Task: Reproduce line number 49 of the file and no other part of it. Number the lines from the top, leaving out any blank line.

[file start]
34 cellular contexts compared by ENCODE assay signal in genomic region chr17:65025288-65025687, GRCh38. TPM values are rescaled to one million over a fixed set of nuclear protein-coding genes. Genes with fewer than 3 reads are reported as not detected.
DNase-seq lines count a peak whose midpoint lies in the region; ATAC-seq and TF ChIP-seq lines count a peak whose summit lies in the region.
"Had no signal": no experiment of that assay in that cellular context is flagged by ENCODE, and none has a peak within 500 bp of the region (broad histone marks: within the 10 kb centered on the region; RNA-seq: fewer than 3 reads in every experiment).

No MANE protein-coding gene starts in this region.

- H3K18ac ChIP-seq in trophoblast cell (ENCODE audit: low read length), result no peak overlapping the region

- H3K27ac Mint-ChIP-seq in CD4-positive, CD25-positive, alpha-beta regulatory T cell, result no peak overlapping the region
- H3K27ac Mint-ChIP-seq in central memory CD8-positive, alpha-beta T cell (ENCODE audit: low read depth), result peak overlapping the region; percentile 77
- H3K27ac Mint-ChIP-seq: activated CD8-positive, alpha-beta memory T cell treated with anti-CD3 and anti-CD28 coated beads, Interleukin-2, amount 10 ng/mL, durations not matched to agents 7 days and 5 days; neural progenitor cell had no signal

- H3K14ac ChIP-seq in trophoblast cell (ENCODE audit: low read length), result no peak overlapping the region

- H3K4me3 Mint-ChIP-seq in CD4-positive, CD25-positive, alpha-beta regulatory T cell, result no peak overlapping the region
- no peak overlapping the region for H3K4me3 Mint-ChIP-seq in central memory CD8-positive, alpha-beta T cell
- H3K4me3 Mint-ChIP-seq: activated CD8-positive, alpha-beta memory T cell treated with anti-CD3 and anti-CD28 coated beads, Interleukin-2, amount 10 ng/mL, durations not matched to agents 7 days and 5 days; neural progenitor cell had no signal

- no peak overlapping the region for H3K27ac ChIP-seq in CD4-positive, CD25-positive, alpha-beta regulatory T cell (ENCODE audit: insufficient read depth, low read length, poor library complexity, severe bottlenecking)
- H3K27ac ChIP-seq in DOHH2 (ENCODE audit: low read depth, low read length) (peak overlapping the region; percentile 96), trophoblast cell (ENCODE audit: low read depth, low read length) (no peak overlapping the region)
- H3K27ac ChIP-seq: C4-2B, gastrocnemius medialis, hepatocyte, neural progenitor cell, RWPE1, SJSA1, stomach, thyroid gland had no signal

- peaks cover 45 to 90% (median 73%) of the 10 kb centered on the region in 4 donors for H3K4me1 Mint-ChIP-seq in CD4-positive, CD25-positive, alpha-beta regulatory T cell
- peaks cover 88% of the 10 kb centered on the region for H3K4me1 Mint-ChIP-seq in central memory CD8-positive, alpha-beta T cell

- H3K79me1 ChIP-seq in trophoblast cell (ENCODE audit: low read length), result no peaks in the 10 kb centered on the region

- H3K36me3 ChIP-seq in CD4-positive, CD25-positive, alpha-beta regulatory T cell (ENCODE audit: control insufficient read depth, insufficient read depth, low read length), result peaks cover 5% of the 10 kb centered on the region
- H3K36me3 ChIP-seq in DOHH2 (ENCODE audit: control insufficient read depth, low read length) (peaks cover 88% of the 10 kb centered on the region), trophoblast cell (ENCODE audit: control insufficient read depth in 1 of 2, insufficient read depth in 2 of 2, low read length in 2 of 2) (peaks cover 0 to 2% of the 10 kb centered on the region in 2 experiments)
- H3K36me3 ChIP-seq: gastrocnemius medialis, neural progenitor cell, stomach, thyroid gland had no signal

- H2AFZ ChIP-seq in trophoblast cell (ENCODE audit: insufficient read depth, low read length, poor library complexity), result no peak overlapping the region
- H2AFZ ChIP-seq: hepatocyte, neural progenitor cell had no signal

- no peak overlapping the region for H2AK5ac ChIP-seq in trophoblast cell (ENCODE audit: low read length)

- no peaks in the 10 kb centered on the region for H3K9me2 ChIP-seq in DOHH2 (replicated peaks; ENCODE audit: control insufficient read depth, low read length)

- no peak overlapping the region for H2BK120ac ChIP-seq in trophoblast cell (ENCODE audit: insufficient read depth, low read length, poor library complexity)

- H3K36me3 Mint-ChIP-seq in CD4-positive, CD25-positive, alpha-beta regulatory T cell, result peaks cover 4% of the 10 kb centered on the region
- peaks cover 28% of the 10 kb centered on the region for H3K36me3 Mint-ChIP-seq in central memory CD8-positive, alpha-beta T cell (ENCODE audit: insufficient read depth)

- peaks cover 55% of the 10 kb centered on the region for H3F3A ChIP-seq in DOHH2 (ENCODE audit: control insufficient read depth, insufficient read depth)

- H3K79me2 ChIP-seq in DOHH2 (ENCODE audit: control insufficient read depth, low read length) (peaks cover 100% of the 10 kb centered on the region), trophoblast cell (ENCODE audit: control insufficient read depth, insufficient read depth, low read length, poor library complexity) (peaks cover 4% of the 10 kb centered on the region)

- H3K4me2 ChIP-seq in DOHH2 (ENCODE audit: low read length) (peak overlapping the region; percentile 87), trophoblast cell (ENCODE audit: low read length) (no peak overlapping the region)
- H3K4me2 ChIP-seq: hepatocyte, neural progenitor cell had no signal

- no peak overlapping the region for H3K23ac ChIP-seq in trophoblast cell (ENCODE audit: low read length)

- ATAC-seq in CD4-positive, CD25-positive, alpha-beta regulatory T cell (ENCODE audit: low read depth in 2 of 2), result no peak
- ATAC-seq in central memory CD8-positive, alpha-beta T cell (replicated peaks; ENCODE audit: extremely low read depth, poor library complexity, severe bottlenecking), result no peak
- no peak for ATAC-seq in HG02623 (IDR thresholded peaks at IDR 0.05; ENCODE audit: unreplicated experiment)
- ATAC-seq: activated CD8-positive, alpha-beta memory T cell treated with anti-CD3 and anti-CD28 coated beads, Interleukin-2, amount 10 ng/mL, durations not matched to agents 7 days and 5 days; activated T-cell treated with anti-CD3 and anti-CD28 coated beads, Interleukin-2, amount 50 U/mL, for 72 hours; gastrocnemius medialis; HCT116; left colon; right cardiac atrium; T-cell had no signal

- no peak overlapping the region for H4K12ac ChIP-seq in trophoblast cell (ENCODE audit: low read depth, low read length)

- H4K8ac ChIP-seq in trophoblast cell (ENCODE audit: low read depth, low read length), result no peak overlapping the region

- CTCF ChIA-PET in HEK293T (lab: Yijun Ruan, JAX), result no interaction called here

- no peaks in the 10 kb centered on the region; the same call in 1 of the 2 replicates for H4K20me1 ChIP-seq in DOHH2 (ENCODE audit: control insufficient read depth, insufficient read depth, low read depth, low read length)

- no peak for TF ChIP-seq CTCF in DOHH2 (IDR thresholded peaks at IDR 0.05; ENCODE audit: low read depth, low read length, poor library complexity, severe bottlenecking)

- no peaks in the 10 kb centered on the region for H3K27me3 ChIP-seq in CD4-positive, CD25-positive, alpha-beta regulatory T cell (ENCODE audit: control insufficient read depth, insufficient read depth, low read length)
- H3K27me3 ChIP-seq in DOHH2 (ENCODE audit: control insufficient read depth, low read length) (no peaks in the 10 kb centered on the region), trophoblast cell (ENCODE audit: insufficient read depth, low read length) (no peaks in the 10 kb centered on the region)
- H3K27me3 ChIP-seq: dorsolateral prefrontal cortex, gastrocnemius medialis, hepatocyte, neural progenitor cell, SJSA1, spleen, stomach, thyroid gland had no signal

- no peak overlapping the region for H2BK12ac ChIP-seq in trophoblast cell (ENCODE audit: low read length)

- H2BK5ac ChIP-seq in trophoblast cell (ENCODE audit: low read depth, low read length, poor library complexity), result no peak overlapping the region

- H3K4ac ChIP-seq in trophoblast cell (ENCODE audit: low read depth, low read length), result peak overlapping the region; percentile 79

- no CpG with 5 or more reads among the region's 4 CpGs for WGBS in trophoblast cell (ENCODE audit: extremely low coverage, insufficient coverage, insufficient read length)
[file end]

- no CpG with 5 or more reads among the region's 4 CpGs for WGBS in trophoblast cell (ENCODE audit: extremely low coverage, insufficient coverage, insufficient read length)